suitable for workpieces comprising ductile rather than brittle materials. Moreover, using Hertzian theory alone to explain the relationship between MRR and static force, it appears impossible to obtain a function of the form obtained from experimental test w7x. Accordingly, this paper adopts the nonlinear dynamics approach to modelling MRR for brittle materials, which is phenomenologically different to any others previously undertaken, and hopefully would be of interest to both nonlinear dynamics and applied physiscs communities. It is based on applying impacting oscillator theory w1012x to explain the main mechanism occurring in ultrasonic drilling. In particular, we shall address the formulation of a simple model of the non-linear dynamic interactions encountered in the machine tool ultrasonic cutting process system, which could explain the fall in the MRR for higher static loads. The basic assumption of the proposed model is that the efficiency of cutting is dependent upon both the size and frequency of the impact force during cutting. The proposed dynamical model of ultrasonic drilling is depicted in Fig. 2, where a resonant transducer assembly tuned to the ultrasonic driving frequency is represented in a simple form as a two lump mass model. It consists of a mass m1 representing the movable headstock, and the equivalent mass m 2 of the vibrating ultrasonic horn including the tool. Linear springs of stiffness k 1 and k 2 and dashpots of viscous damping c1 and c 2 connect the headstock and the ultrasonic horn and tool to the piezo-electric ultrasonic driver. This excites the system kinematically with amplitude A and frequency v . The material of the workpiece is represented by a stiffness k 3 and damper c 3 . The process is started with an initial gap g between the tool tip and the workpiece. A force f HY D is required to drive the headstock downwards, and the velocity of the head is limited by damping c 0 in the vertical drive. This headstock model is particularly appropriate for the soft hydraulic vertical drive typically used in these machines. The model represents only the dynamical part of the displacement x 5 corresponding to motion of the cut face of the workpiece., and the gradual drift resulting from penetration into the material is suppressed. Furthermore, the model does not attempt to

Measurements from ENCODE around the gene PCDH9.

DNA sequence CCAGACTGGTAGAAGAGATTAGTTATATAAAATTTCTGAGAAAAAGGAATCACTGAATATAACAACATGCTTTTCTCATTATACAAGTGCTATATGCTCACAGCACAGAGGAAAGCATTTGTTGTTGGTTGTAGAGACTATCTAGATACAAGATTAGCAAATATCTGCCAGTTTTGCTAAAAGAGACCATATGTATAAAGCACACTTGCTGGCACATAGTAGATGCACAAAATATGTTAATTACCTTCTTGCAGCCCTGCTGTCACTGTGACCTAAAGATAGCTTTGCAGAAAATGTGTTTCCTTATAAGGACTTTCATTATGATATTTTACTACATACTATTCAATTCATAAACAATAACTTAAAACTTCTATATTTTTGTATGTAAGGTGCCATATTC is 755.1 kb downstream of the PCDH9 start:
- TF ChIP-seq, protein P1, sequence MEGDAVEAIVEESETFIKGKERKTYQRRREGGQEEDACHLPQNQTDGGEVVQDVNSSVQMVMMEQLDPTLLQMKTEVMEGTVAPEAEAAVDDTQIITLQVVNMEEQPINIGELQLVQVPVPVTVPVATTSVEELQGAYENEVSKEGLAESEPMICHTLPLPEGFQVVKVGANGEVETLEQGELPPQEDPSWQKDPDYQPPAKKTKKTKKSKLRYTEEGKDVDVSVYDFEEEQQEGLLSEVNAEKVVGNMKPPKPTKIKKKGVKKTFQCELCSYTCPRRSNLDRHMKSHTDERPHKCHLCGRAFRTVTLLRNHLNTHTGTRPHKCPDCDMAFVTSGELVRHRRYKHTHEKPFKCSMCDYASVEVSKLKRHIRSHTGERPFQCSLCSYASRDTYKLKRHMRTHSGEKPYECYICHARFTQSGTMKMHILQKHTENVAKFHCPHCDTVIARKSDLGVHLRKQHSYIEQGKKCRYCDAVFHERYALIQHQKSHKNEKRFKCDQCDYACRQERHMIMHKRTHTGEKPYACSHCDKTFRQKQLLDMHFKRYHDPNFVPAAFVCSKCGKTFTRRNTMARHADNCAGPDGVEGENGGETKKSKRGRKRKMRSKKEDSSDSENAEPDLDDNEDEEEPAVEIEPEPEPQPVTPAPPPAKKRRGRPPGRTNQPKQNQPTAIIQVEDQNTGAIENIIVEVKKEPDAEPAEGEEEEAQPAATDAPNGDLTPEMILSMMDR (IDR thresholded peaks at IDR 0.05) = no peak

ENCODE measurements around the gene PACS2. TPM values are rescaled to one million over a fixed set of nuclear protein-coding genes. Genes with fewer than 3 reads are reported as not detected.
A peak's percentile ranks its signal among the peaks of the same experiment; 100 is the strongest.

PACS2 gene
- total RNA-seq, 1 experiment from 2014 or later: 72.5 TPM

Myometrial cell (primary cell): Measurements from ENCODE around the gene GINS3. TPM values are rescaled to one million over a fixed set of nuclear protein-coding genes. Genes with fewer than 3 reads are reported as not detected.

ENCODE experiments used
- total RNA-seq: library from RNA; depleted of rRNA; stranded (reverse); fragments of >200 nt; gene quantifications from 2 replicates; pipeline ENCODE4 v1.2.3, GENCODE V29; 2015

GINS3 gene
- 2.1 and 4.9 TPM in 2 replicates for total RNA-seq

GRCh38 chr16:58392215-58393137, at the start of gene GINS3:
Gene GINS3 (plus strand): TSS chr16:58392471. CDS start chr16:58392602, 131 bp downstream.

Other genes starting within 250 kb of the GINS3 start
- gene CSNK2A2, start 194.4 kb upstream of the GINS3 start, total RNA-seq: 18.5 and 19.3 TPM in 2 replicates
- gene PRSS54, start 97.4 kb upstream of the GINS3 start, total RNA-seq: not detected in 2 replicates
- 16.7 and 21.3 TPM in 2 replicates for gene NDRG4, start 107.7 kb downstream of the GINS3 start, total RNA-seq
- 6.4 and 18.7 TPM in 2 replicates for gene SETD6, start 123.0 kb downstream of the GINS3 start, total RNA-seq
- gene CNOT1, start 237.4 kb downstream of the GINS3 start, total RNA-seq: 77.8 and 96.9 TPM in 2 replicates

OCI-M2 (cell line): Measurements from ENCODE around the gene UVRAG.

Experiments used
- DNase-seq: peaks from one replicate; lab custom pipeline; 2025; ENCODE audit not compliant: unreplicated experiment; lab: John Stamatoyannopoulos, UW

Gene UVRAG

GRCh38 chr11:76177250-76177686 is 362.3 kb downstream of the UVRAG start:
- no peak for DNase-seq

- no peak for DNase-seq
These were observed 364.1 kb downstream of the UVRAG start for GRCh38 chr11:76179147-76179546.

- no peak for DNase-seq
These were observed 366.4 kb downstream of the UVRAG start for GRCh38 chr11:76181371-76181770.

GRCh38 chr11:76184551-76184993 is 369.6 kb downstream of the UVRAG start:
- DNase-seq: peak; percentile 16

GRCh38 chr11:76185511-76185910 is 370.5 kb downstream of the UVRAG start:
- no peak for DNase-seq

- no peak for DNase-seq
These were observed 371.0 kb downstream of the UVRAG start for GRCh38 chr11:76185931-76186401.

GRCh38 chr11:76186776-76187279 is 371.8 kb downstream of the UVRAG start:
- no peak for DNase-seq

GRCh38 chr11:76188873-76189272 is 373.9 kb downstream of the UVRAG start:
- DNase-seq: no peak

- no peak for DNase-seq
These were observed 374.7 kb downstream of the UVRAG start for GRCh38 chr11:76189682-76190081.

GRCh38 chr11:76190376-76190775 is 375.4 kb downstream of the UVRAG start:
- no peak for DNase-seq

Fig. 2. A dynamic model of rotary ultrasonic drilling.